Dynaudio Contour S5.4, SC, S1.4 surround speaker system Page 2

The full-range S5.4 will appeal to audiophiles who've graduated to home theater, and it should help them get the most out of their CD and LP collections. With your processor, you can safely configure the S5.4 as a Large speaker (i.e., one that requires no bass crossover) and miss nothing of musical value. And switching out your center, surrounds, and subwoofer should still leave you a very satisfying conduit to your 2-channel collection when the two remaining speakers are as sufficiently full-range as the S5.4s.

Pulling out Dire Straits' Brothers in Arms (LP, Warner Bros. 25264-1) and cueing up the bass-fortified "Ride Across the River," I experimented by turning the subwoofer on and off via remote control. Only in the quietest passages, near the end of the song, was I able to hear differences in low-end extension and level with the S5.4s by themselves, and then with my Velodyne FSR-18 subwoofer. The sub's 18-inch cone moved more air and provided a more fortified attack, but the unassisted S5.4 was still highly articulate in the bass.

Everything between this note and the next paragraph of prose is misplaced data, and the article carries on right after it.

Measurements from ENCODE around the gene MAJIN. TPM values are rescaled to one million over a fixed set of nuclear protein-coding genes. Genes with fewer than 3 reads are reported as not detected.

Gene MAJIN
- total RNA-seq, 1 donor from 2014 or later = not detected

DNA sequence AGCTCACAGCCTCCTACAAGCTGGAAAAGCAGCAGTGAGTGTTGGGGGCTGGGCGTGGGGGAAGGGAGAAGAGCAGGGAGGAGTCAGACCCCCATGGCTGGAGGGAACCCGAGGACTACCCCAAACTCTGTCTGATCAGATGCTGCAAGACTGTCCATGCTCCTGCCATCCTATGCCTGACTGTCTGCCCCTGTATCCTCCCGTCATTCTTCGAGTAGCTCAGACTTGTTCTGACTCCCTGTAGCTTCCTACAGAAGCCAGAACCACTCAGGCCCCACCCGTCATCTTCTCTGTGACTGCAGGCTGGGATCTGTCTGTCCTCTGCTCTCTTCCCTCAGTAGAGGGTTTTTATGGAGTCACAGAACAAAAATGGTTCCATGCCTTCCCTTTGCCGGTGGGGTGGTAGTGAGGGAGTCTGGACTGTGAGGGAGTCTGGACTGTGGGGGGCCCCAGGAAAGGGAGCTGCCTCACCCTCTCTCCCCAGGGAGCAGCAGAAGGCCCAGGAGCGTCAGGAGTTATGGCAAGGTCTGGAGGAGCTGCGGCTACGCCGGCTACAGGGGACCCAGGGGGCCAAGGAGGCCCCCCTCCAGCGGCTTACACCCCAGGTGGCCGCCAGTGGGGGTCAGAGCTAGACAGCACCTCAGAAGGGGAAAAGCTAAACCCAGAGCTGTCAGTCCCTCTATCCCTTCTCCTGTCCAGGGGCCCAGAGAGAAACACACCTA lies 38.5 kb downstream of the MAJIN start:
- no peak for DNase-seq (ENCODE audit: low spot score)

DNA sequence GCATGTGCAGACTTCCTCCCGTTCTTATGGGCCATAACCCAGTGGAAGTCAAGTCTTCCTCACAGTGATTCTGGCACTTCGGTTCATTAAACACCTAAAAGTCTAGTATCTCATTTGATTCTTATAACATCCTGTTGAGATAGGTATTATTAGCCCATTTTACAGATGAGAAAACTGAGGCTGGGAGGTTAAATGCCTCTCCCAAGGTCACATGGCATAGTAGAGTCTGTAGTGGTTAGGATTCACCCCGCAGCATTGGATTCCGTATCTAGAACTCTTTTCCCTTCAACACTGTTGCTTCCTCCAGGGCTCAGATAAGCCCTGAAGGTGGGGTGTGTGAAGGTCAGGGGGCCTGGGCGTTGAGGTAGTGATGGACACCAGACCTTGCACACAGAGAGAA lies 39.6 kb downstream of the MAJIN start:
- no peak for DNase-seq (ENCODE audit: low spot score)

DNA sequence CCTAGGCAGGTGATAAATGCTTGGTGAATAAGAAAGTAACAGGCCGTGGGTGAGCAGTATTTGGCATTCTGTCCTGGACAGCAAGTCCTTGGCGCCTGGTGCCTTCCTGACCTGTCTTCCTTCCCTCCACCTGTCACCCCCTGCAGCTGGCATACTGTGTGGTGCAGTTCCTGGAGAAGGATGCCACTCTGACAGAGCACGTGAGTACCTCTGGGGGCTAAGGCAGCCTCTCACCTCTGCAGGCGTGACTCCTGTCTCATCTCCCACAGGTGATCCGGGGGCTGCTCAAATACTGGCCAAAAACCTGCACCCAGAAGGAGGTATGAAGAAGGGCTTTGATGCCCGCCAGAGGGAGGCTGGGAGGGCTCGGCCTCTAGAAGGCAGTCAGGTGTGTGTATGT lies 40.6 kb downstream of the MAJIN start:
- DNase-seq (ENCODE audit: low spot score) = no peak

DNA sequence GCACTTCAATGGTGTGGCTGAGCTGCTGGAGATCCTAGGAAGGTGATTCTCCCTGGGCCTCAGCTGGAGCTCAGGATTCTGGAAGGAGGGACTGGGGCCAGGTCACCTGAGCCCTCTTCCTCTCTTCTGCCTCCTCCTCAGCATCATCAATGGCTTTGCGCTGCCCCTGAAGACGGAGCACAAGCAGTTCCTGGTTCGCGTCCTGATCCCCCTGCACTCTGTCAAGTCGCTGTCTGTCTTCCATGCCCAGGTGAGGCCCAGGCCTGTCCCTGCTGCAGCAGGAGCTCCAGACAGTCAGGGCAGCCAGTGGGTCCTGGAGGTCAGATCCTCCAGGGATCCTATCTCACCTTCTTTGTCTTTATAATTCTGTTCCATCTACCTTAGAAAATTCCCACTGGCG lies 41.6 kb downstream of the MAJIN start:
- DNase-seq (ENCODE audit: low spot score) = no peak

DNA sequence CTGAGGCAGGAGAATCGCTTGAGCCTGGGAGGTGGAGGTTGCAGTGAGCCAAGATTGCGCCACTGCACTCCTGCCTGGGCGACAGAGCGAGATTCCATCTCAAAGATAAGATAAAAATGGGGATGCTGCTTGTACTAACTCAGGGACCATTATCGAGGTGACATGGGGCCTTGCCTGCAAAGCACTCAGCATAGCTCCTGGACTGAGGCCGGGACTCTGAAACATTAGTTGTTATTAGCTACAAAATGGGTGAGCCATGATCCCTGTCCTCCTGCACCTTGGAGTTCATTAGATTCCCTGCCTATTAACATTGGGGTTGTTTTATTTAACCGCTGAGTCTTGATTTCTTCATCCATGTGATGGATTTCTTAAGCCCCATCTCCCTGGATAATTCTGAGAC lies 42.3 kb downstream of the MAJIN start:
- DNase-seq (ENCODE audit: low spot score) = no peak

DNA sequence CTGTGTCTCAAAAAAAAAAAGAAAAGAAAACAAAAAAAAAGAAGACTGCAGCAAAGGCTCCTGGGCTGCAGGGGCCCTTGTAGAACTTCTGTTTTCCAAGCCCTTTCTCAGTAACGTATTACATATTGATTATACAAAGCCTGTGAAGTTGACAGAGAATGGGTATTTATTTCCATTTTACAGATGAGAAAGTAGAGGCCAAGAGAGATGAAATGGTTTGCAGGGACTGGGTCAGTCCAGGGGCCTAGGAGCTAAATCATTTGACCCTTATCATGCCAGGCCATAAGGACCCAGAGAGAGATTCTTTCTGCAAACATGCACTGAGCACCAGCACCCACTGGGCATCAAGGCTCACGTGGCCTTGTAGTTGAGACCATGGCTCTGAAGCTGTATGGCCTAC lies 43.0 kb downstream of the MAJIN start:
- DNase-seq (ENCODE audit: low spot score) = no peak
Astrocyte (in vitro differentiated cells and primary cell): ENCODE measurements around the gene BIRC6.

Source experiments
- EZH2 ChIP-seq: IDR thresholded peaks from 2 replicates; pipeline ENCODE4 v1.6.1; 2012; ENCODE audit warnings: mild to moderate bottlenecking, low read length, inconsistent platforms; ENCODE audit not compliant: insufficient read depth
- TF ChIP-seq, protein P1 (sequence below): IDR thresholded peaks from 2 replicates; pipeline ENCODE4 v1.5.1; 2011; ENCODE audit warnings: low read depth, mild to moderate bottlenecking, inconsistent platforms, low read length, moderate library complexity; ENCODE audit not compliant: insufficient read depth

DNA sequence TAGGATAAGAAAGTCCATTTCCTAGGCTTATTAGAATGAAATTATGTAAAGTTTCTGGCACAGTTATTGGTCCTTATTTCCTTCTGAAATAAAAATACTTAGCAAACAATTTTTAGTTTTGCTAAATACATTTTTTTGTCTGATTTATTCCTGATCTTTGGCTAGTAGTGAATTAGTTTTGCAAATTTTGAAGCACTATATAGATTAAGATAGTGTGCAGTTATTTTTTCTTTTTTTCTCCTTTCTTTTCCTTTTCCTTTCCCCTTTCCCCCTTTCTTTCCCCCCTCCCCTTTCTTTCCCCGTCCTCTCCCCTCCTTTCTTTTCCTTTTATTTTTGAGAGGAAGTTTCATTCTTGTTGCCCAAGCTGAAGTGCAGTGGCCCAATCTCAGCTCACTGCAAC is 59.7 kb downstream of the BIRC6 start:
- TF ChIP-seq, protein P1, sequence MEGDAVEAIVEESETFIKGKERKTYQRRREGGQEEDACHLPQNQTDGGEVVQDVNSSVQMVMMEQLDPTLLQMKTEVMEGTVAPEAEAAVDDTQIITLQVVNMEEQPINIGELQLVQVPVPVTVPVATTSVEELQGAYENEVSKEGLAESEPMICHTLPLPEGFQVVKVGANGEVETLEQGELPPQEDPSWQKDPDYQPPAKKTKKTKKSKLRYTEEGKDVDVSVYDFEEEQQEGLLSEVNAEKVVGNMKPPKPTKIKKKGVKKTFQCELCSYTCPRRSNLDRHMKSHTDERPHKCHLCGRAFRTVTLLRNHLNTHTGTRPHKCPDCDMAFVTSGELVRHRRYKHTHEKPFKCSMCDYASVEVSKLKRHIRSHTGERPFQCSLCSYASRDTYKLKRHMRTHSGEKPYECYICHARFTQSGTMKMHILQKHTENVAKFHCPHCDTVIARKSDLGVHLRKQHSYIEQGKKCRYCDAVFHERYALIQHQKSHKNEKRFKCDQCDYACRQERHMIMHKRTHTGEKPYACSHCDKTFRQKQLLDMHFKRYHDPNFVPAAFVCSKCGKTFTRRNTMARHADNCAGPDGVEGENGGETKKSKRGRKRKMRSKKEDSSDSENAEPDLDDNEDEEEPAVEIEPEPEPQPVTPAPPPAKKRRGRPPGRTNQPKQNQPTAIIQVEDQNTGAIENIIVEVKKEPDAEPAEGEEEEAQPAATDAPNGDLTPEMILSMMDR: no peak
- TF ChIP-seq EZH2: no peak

A testament to the quality of the S5.4's bass was provided by Steve Winwood's new CD, About Time. Without reading the liner notes, the casual listener might assume that the bass is played by a bass player. But a month ago, when I saw Winwood in concert from the second row, I watched the dying art of rock bass played on the pedals of a Hammond B-3. It was an amazing feet—er, feat: Winwood belted out song after song, left hand playing the rhythm, right hand on the melody, and left foot pounding the bass—all while singing. The S5.4 was able to clearly describe the more fully developed yet nonpercussive nature of the B-3's bass notes. Liner notes? We don't need no stinkin' liner notes!

Tonally, the S5.4 was very balanced. During the break-in period, I found it could be off-putting, with an upper-midrange glare and a degree of midrange grain—but it never bordered on "bright," an audiophile slight if there ever was one. Cranked up enough that Miles Davis's trumpet was generating 90dB peaks at my listening chair on "Pharaoh's Dance" (LP, Bitches Brew, Columbia GP 26, "Stereo 360" label), the splat of his notes was tempered only by the engineer's heavy hand on the reverb. I checked a copy of this record out of the Norristown Public Library in the early 1970s and didn't much appreciate it then, thinking it sounded like a lot of noise. Well, I bet it did on my $100 stereo of the time, with its BSR mini-changer turntable and ceramic cartridge. In my current rig, the Dynaudio Contours let each instrument have its say without getting flummoxed.